Among other great images, we have posted photos of the eyes of a Longhead Flathead and a Smalltooth Flounder. The images were not taken with fish eye lenses :).
Nearly all species of fishes have eyes, but some don't. We've provided some links to information on blind fishes plus one link to an Australian species that is blind-in-name-only.
"Sawfish seen in action" might sound more grammatically correct than "Sawfish saw in action", but if you click on the link below you'll see why I've given the blog post that name. Thank you as always to everyone who contributed images and comments during the week.
This movie clip shows a sawfish feeding.
Sawfishes can slash from side to side with the rostrum to stun, impale or even cut prey fishes in half. The rostrum can also pin fishes to the substrate where they are ingested.
Fishes of the genus Liopropoma have have extremely long ornate second and third dorsal fin spines during their pelagic larval phase. This ornamentation is lost when the larvae metamophose during the transition between open water habitat and the reefs where Liopropoma species live as adults.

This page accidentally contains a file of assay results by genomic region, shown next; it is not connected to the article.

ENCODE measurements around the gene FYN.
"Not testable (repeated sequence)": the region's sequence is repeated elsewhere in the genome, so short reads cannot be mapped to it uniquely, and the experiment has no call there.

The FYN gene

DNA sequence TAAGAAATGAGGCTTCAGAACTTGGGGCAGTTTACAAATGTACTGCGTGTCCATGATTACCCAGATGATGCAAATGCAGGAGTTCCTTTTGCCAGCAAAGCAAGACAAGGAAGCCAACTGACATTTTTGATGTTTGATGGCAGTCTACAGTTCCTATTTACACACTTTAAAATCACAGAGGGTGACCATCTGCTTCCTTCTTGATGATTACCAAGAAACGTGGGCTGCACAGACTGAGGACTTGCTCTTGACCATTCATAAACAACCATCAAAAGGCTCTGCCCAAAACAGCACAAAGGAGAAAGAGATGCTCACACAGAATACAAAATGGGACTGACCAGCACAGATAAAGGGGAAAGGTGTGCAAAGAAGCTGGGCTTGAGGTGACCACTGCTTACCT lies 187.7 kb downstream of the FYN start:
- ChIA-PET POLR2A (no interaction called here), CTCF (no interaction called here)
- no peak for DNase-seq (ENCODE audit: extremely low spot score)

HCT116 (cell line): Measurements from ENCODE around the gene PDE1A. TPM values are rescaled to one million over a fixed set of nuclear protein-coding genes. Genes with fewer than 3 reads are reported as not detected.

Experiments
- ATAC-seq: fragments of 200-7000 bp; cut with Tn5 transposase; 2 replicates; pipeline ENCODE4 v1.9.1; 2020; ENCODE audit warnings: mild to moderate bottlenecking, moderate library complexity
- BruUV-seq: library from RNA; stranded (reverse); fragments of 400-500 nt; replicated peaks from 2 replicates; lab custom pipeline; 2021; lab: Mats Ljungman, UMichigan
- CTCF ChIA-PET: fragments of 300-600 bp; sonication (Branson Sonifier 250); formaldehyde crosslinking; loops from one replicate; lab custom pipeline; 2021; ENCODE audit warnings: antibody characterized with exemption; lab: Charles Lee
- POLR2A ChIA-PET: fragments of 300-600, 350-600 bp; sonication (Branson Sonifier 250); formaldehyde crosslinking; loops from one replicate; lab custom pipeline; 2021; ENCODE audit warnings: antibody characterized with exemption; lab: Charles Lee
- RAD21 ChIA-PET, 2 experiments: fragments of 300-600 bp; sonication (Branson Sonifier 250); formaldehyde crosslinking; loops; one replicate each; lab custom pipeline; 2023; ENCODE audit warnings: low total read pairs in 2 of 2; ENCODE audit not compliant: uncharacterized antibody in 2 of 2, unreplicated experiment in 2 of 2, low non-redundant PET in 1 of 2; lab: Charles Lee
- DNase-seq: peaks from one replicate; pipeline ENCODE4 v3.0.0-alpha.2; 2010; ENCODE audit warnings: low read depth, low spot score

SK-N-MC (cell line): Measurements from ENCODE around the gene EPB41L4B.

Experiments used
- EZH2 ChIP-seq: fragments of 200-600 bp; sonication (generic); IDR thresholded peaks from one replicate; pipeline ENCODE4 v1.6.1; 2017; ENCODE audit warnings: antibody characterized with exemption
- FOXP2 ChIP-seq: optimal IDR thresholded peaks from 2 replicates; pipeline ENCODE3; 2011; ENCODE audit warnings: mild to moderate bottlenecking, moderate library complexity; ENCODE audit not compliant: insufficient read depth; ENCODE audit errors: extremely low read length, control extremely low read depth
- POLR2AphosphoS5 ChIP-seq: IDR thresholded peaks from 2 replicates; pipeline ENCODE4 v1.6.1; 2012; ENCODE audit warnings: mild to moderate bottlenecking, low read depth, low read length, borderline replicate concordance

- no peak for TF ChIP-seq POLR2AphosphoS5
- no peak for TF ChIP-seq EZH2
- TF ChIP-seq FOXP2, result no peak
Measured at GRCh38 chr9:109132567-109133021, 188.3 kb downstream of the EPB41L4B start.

This week we posted images of a strange mullet with elongated fins. This is not the first image of a strange 'fan-finned' mullet that has been sent to the museum. We also show an image of a rarely reported dartfish from Sydney Harbour.
It was a 'four day week' this week so we are down an image or two from normal. Despite that, there are still some great additions. The Warty Anglerfish is an amazing looking fish and the Red Indian Fish has always been one of my favourites. This week's blog post, 'Grey Carpetshark senses' is certainly worth a look. Thank you as always to our contributors.
In this movie, Ryan Kempster, shark biologist at the University of Western Australia, talks about the senses and survival strategy of the Grey Carpetshark, Chiloscyllium punctatum. Other common names for the species include the Bamboo Shark and Brown-banded Catshark.